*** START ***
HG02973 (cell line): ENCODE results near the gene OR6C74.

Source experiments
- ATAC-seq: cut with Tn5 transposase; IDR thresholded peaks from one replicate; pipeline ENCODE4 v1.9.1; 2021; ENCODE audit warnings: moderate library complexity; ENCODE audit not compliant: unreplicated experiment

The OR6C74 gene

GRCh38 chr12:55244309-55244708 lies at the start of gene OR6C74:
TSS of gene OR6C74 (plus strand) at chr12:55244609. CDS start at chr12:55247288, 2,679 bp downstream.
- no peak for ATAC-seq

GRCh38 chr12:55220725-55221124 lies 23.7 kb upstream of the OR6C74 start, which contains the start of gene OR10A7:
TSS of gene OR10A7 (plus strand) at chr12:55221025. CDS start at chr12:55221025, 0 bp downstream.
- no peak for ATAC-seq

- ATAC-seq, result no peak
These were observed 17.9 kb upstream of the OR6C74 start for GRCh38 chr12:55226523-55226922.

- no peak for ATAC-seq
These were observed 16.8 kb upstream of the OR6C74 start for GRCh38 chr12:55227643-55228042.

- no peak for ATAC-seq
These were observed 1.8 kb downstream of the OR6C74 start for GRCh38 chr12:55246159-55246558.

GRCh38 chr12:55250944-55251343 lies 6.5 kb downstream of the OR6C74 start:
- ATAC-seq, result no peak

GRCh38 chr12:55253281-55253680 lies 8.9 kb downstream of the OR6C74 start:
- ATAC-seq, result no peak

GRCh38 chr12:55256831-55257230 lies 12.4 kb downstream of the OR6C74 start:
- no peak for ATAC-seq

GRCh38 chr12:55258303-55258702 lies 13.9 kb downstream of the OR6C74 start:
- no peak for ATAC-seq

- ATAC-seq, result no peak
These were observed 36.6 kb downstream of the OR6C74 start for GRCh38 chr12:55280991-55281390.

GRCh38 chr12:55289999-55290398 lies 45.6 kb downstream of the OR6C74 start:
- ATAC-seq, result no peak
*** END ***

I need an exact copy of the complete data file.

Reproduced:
HG02973 (cell line): ENCODE results near the gene OR6C74.

Source experiments
- ATAC-seq: cut with Tn5 transposase; IDR thresholded peaks from one replicate; pipeline ENCODE4 v1.9.1; 2021; ENCODE audit warnings: moderate library complexity; ENCODE audit not compliant: unreplicated experiment

The OR6C74 gene

GRCh38 chr12:55244309-55244708 lies at the start of gene OR6C74:
TSS of gene OR6C74 (plus strand) at chr12:55244609. CDS start at chr12:55247288, 2,679 bp downstream.
- no peak for ATAC-seq

GRCh38 chr12:55220725-55221124 lies 23.7 kb upstream of the OR6C74 start, which contains the start of gene OR10A7:
TSS of gene OR10A7 (plus strand) at chr12:55221025. CDS start at chr12:55221025, 0 bp downstream.
- no peak for ATAC-seq

- ATAC-seq, result no peak
These were observed 17.9 kb upstream of the OR6C74 start for GRCh38 chr12:55226523-55226922.

- no peak for ATAC-seq
These were observed 16.8 kb upstream of the OR6C74 start for GRCh38 chr12:55227643-55228042.

- no peak for ATAC-seq
These were observed 1.8 kb downstream of the OR6C74 start for GRCh38 chr12:55246159-55246558.

GRCh38 chr12:55250944-55251343 lies 6.5 kb downstream of the OR6C74 start:
- ATAC-seq, result no peak

GRCh38 chr12:55253281-55253680 lies 8.9 kb downstream of the OR6C74 start:
- ATAC-seq, result no peak

GRCh38 chr12:55256831-55257230 lies 12.4 kb downstream of the OR6C74 start:
- no peak for ATAC-seq

GRCh38 chr12:55258303-55258702 lies 13.9 kb downstream of the OR6C74 start:
- no peak for ATAC-seq

- ATAC-seq, result no peak
These were observed 36.6 kb downstream of the OR6C74 start for GRCh38 chr12:55280991-55281390.

GRCh38 chr12:55289999-55290398 lies 45.6 kb downstream of the OR6C74 start:
- ATAC-seq, result no peak